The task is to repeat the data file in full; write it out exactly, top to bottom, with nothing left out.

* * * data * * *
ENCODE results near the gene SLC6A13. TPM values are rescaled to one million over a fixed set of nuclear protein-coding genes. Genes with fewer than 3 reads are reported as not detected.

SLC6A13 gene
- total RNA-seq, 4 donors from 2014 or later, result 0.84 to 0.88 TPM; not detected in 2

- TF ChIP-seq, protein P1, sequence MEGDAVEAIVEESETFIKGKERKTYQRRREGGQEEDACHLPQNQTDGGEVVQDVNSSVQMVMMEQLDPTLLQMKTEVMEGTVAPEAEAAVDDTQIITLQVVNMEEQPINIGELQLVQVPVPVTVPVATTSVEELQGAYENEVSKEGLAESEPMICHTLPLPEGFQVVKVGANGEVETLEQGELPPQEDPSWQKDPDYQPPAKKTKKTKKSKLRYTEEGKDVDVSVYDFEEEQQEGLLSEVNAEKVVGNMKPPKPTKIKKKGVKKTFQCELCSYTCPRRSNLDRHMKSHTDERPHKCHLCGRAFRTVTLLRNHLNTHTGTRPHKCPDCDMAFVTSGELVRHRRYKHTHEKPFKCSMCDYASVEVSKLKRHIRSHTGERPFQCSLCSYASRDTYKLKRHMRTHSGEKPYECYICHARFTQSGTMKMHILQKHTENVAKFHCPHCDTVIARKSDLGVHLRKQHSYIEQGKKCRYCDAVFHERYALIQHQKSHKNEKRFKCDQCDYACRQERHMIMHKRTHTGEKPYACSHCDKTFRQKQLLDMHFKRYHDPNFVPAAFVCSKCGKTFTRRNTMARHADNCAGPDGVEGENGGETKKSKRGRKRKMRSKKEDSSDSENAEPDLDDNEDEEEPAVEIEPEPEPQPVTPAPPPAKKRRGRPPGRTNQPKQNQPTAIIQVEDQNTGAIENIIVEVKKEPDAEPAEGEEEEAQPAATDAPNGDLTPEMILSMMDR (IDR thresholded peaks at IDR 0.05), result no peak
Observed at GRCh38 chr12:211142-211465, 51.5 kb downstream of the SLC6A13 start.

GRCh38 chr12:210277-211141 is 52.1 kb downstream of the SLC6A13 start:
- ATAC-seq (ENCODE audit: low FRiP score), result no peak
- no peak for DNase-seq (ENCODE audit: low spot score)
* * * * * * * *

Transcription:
ENCODE results near the gene SLC6A13. TPM values are rescaled to one million over a fixed set of nuclear protein-coding genes. Genes with fewer than 3 reads are reported as not detected.

SLC6A13 gene
- total RNA-seq, 4 donors from 2014 or later, result 0.84 to 0.88 TPM; not detected in 2

- TF ChIP-seq, protein P1, sequence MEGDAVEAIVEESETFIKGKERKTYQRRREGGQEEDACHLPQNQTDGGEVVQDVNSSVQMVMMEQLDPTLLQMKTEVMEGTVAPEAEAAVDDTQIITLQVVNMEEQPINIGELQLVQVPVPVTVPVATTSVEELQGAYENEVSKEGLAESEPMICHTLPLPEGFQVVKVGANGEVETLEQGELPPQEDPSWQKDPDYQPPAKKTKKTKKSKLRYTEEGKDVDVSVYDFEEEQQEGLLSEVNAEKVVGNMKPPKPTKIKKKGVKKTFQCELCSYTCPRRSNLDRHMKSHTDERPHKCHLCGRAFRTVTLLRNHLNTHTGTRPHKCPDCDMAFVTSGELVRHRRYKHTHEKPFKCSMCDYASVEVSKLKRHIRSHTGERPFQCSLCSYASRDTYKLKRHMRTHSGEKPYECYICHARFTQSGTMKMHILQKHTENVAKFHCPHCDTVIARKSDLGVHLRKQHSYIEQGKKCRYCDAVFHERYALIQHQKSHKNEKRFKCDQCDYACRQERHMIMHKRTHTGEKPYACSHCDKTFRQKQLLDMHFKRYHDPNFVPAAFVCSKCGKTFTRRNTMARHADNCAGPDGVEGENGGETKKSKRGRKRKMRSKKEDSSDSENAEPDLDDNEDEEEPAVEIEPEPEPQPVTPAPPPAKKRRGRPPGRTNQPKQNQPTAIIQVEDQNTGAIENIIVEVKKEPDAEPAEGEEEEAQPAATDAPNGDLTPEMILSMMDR (IDR thresholded peaks at IDR 0.05), result no peak
Observed at GRCh38 chr12:211142-211465, 51.5 kb downstream of the SLC6A13 start.

GRCh38 chr12:210277-211141 is 52.1 kb downstream of the SLC6A13 start:
- ATAC-seq (ENCODE audit: low FRiP score), result no peak
- no peak for DNase-seq (ENCODE audit: low spot score)